This project addresses that situation by providing a polyfill for HLS on browsers that have support for Media Source Extensions. You can deploy a single HLS stream, code against the regular HTML5 video APIs, and create a fast, high-quality video experience across all the big web device categories.

Check out the full documentation for details on how HLS works and advanced configuration. A description of the adaptive switching behavior is available, too.

videojs-http-streaming supports a bunch of HLS features. Here are some highlights:

  • video-on-demand and live playback modes
  • backup or redundant streams
  • mid-segment quality switching
  • AES-128 segment encryption
  • CEA-608 captions are automatically translated into standard HTML5 caption text tracks
  • In-Manifest WebVTT subtitles are automatically translated into standard HTML5 subtitle tracks
  • Timed ID3 Metadata is automatically translated into HTML5 metedata text tracks
  • Highly customizable adaptive bitrate selection
  • Automatic bandwidth tracking
  • Cross-domain credentials support with CORS
  • Tight integration with video.js and a philosophy of exposing as much as possible with standard HTML APIs
  • Stream with multiple audio tracks and switching to those audio tracks (see the docs folder) for info
  • Media content in fragmented MP4s instead of the MPEG2-TS container format.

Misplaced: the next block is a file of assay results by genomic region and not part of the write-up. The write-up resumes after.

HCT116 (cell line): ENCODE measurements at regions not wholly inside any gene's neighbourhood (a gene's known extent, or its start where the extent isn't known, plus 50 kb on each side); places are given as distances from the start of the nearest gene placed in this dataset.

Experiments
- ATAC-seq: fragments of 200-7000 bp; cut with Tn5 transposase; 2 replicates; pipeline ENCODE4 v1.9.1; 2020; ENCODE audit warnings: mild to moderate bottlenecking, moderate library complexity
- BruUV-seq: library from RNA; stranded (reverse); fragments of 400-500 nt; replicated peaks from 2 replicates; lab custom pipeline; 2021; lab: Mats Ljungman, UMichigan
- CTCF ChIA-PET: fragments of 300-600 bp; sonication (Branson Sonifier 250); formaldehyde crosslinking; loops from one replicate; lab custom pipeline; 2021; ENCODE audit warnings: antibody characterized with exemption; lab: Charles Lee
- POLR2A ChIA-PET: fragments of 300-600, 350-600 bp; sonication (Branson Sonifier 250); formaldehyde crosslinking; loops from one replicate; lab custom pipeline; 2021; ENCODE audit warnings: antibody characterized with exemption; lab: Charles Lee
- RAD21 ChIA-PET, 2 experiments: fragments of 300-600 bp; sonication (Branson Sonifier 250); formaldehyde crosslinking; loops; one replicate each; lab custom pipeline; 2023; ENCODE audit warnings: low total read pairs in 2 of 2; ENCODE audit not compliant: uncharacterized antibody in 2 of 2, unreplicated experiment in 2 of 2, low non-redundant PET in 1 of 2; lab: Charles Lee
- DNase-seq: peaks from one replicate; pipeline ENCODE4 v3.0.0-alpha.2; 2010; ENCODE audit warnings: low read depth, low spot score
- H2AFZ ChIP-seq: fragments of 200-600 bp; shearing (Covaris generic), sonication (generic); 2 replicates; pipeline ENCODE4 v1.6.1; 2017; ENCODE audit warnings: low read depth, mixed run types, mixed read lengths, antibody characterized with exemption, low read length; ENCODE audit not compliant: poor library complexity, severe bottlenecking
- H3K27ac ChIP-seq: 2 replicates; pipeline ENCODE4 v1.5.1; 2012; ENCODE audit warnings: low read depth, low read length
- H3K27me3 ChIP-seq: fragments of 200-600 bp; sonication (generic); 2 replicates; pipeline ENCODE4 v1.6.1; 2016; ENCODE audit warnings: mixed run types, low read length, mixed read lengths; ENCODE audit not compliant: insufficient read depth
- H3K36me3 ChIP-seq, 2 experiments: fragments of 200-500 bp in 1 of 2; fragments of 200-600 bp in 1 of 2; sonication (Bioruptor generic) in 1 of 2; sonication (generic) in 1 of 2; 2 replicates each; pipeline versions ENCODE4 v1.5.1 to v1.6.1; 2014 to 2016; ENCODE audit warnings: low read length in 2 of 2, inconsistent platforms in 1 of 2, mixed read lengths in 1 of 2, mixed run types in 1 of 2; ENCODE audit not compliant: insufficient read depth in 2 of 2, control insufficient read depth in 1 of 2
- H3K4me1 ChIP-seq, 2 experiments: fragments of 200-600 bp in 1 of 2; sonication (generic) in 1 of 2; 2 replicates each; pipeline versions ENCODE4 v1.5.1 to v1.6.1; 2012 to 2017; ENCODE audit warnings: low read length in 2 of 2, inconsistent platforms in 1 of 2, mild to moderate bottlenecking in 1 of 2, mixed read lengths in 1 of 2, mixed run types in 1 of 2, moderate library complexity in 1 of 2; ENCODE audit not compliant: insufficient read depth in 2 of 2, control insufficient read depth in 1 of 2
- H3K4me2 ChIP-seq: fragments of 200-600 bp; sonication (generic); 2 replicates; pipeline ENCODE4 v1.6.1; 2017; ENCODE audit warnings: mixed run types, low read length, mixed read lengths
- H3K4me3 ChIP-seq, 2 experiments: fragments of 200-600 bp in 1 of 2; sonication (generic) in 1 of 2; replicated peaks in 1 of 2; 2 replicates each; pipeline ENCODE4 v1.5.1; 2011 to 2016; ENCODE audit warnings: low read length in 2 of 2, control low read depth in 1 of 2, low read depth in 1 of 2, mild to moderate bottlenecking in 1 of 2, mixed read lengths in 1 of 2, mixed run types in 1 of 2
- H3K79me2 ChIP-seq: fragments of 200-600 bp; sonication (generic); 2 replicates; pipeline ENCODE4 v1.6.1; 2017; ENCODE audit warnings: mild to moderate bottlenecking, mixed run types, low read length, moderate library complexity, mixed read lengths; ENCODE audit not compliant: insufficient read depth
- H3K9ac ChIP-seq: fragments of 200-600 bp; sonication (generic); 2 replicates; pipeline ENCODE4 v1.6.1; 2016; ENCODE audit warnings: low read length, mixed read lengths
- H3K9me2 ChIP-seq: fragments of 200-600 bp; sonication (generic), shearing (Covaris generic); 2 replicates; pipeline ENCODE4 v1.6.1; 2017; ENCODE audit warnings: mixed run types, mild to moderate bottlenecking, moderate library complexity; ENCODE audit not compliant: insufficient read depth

How to use


You may pass in an options object to the hls source handler at player initialization. You can pass in options just like you would for other parts of video.js:

// html5 for html hls
videojs(video, {
  html5: {
    hls: {
      withCredentials: true

Some options, such as withCredentials can be passed in to hls during player.src

var player = videojs('some-video-id');

  src: '',
  type: 'application/x-mpegURL',
  withCredentials: true


  • Type: boolean
  • can be used as a source option
  • can be used as an initialization option

When the withCredentials property is set to true, all XHR requests for manifests and segments would have withCredentials set to true as well. This enables storing and passing cookies from the server that the manifests and segments live on. This has some implications on CORS because when set, the Access-Control-Allow-Origin header cannot be set to *, also, the response headers require the addition of Access-Control-Allow-Credentials header which is set to true. See html5rocks's article for more info.

  • Type: boolean
  • Default: false
  • can be used as a source option
  • can be used as an initialization option

When the handleManifestRedirects property is set to true, manifest requests which are redirected will have their URL updated to the new URL for future requests.

  • Type: boolean
  • can be used as an initialization option

When the useCueTags property is set to true, a text track is created with label 'ad-cues' and kind 'metadata'. The track is then added to player.textTracks(). Changes in active cue may be tracked by following the Video.js cue points API for text tracks. For example: